By: Will Burchfield
For the most part, the Tigers’ teardown is complete.
Justin Verlander and Justin Upton are gone. J.D. Martinez and Ian Kinsler are, too. But those were the easy decisions for general manager Al Avila. Now come the tricky ones.
Is 25-year-old Nicholas Castellanos part of the rebuild? Is 27-year-old James McCann? How about 28-year-old Jose Iglesias?
“Those are three perfect examples of decisions that are going to be shorter term than longer term because there’s going to be — and there already has been, to some degree — some interest in a couple of those guys,” Avila told 97.1 The Ticket.
In the case of Iglesias, who’s only under team control for one more season, a trade within the next six months seems likely.
“We’ve talked about it on a regular basis,” said Avila. “He’s one of those guys that, quite frankly, probably will not be with us in the long run. We have to make sure that we develop a good shortstop in our system for our future.”
The Tigers know what they have in Iglesias: An elite defender without much of a bat. He made $4.1 million in 2017 and is estimated to make about $5.6 million through arbitration in 2018. After that he’ll be a free agent.
In an ideal world for the Tigers, Iglesias will have a great first half and become an asset at the trade deadline.
“I’ve talked to Iglesias already a couple times and I’ve talked to his agent almost monthly in that, right now, Iglesias will probably be our starting shortstop at the beginning of the season but may well be traded at the trade deadline, if not sooner, depending on the needs that teams have out there for a shortstop,” said Avila.
He added there hasn’t been much of a market for shortstops as most contending teams are set at that position. Should the Tigers find a deal, Dixon Machado would likely be first in line to take Iglesias’ place.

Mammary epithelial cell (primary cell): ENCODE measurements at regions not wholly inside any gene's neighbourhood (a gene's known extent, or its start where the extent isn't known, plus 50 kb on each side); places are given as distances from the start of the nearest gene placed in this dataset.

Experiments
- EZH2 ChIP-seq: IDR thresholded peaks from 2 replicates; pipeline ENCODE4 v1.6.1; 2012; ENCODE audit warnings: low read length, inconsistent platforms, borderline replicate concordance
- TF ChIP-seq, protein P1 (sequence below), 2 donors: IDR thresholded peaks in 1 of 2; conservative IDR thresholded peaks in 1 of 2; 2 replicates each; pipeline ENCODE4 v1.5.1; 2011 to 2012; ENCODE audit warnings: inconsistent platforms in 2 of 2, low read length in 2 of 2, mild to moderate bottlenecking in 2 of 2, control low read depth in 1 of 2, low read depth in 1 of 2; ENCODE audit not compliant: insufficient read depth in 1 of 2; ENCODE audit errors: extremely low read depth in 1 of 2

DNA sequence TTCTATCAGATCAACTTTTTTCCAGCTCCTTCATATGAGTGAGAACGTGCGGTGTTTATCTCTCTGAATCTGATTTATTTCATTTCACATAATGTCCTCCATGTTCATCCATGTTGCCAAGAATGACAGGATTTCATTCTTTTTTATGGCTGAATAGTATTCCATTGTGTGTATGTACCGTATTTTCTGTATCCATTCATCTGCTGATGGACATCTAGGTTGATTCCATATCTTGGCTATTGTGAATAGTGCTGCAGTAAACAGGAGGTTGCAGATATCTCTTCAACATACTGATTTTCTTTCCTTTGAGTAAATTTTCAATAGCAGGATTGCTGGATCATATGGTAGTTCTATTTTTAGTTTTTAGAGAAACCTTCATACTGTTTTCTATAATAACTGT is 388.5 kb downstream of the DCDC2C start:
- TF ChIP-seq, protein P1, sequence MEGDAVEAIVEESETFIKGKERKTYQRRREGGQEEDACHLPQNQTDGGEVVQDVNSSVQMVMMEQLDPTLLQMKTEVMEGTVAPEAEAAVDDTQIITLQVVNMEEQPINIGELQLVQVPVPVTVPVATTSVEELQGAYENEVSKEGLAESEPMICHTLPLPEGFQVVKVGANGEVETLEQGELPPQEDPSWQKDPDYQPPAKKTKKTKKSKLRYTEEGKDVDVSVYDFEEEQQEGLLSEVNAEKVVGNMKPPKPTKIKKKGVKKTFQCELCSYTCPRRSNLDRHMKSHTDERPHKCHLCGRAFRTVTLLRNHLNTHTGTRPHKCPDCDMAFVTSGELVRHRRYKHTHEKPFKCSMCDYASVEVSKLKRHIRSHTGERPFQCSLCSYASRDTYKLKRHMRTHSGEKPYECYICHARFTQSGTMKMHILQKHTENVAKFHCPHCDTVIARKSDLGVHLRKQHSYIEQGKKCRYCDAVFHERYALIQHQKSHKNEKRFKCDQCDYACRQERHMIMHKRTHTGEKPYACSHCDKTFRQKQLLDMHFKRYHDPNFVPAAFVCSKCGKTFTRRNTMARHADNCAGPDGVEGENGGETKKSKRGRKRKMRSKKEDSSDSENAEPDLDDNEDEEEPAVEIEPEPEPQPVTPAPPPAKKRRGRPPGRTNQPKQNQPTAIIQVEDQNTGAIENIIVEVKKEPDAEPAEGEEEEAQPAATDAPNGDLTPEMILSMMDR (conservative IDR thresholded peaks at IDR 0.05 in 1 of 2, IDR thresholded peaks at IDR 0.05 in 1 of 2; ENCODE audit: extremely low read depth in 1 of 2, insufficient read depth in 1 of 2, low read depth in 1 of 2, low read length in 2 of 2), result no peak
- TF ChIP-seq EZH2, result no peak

Detroit also has a pair of well-regarded shortstops in the farm system in 18-year-old (soon to be 19) Isaac Paredes and 21-year-old Sergio Alcantara. Paredes, known for his bat, was ranked the Tigers’ No. 7 prospect in Baseball America’s most recent scouting update. Alcantara, known for his glove, is the team’s No. 25 prospect, according to MLB.com.
Dawel Lugo is also in the pipeline, but the Tigers envision him at second base.
In contrast to Iglesias, Castellanos may well be part of the Tigers’ long-term future. He had a breakout year at the plate in 2017 (even as he dealt with some woeful luck), the team believes he can make a successful transition to right field and he’s arbitration-eligible through 2019.
“Talking about Castellanos, it’s a little bit different there,” said Avila. “We have him for 2018 and 2019, he’s very young, still developing as a hitter. There’s value there.”
The Tigers moved Castellanos away from third base toward the end of last season to make room for youngster Jeimer Candelario, acquired via trade from the Cubs. He logged 21 games in right field.
“We have a good feel in the short term that he can make that transition,” said Avila. “If he does, then all of a sudden his stock goes up quite a bit. I know Nick very well and he’s working his rear end off right now because he wants to be a great major league player. He wants to be an All-Star. He’s got that determination, and he very well could be.”
Castellanos is due a sizable raise through arbitration in 2018, from $3 million up to about $7.6 million. The Tigers approached him toward the end of last season about a long-term extension but talks quickly stalled. He will be 26 at the start of next season.
Though Avila is open to trading the up-and-coming slugger, it sounds like he’d rather keep him in the core.
“Hey, if the right deal is there, possibly, but he might be a guy that we stick with,” said Avila. “He’s one of those guys that we just have to go year by year, day by day and see how that turns out.”
The same goes for catcher James McCann, who’s under team control through 2020.
“He’s improved his catching and will continue to improve his catching. His bat seems like it’s coming around. He’s another one of those guys that could be that guy there down the road, but maybe you end up trading (him),” said Avila.